And it is always easier to talk about something than to take action. But people who know me also know that I believe that actions speak louder than words. I don’t like just hearing about places; I want to see them for myself. I don’t want to know how many reps you’ve done, how far you’ve run, how many books you’ve read or mountains you’ve climbed in the past, I want to know what’s next. And I don’t want to tell you about what I’ve done – time spent talking is time better spent living life. And, for me, that means operating in the red zone and challenging myself every day.
The good news is that this isn’t limited to me. You too can learn to ignore those little voices, develop your operator within, and use discomfort and fear as motivation to succeed. This is where we come in.
Thanks to our background and training, we are uniquely placed to assist you in reaching your goals. These may be physical; to build muscle, run a marathon, complete 10 push-ups. Or they may be mental; to become a better leader or manager, to become more self-disciplined or confident. Either way, the process is the same.
Start small but make a definite move into your red zone. Do something you have never done or take an activity you already love further. It is natural to have hesitation when stepping into unchartered waters. What you need to know is you are not unique. Everyone does. The key is not letting those doubts and fears control the process or the outcome.
Look at your tribe. The cohort you train with, work with or play with. Are their behaviours, attitudes and habits helping you or holding you back? Do they inspire you to grow? If their skill and proficiency exceeds yours, then good. It will force you to step up. They say you are the sum of the five people you spend the most time with, so your tribe matters. Surround yourself with people that can teach and push you beyond your limits.
Lastly and critically, is taking action. Everyone talks, but not everyone does. The experience is in the doing, not the knowing. So whatever it is, just start. Begin taking steps towards your goals, no matter how small. One step leads to another and another and with each step you learn. Your experience and confidence expand, and with it, the boundaries of your red and green zones change. You have grown. You have strengthened the operator within, the only person with which you ever truly compete.
Stay tuned for the launch of our upcoming program, Point Tactics. These one and two-day training events focus on harnessing and strengthening both mind and body. Open to everyone, regardless of fitness level, age or goals, you will explore your true potential as we equip you with the key skills and techniques we know lead to success. To move beyond the confines of comfort and go confidently after what you want in life.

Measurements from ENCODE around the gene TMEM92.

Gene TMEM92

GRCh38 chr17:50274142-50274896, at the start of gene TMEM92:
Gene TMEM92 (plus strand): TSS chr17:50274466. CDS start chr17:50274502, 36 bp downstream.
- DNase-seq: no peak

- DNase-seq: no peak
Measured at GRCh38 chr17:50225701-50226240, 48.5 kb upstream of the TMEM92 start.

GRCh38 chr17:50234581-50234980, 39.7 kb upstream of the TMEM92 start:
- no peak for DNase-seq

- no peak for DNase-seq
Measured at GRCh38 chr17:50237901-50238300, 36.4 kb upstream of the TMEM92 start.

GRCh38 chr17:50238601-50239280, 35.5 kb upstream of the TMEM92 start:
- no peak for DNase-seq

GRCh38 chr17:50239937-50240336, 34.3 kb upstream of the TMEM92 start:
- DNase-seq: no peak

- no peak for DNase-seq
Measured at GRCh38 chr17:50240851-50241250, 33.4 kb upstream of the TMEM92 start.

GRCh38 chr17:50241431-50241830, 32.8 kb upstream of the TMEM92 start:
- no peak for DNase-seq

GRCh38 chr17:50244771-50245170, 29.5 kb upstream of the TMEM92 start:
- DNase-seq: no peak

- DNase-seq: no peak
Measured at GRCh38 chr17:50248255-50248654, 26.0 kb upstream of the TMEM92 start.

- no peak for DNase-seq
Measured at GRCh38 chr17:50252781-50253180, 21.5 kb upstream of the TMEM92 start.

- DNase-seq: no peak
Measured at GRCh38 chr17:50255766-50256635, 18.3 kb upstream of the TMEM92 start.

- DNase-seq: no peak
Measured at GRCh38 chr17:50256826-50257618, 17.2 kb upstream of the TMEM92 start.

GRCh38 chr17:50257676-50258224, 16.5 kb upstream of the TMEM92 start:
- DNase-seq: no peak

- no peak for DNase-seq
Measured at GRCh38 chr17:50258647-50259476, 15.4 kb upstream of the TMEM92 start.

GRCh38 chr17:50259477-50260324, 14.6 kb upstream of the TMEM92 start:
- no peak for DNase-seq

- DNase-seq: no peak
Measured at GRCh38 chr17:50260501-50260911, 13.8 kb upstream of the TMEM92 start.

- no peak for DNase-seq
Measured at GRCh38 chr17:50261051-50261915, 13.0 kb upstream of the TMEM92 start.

Whatever avenue I choose, I want to be the very best. And the very best may not be “I’m Number One”. The very best may be “Did I leave everything inside me out there?” . . . The best is . . . I’m running against myself in everything I do.”
If you’re reading this, you probably know a little about my background as an Special Forces soldier. Many people assume that most of what I’ve achieved is beyond their capacity. But over time, I’ve learned three things. First, most people have an imperfect understanding of what they are capable of, which is always much more than they think. Second, mindset matters, perhaps much more than actual capability. The ability to ‘back yourself’ and not be deterred by obstacles or failure, for failure is only a matter of perception. And third, we are all travelling our own journey. So comparisons with other people don’t make sense. In our last blog, we talked about the importance of thinking about where we operate in our daily lives. Are you firmly in the green zone? Or is the red zone your playground?
This question was brought home to me when I stumbled across David Goggins in a YouTube Video. This is, without a doubt, a man who lives firmly in the red zone. Growing up disadvantaged and bullied, he learned at an early age to turn inwards for drive and strength. He remains the only member of the U.S. Armed Forces to have completed Navy SEAL, U.S. Army Ranger School and Air Force Tactical Controller training. Since leaving the military, he has taken up ultra-marathon running and ultra-distance cycling. All of this is extraordinary in itself, but what sets Goggins apart, and caught my attention, is not Goggin’s obvious physical capacity but his specific attitude towards life.
Goggins has built his life around a recognition that the only person who truly matters is yourself. That, when you look in the mirror, the person looking back at you is the only one who can see inside and knows whether you’ve given it all. The only person you cannot lie to, and who can tell if you’ve taken the easy way out. And, what I know myself, is that the easy way out, the short-cut, the stopping when it hurts, are all choices which are ultimately unproductive. So Goggins has chosen, consistently, the “path of most resistance.” The more difficult option, the struggle, the challenging and the painful, choices which have enabled him to surpass, and then far exceed, the limitations others have attempted to set for him, and the limitations others have set for themselves.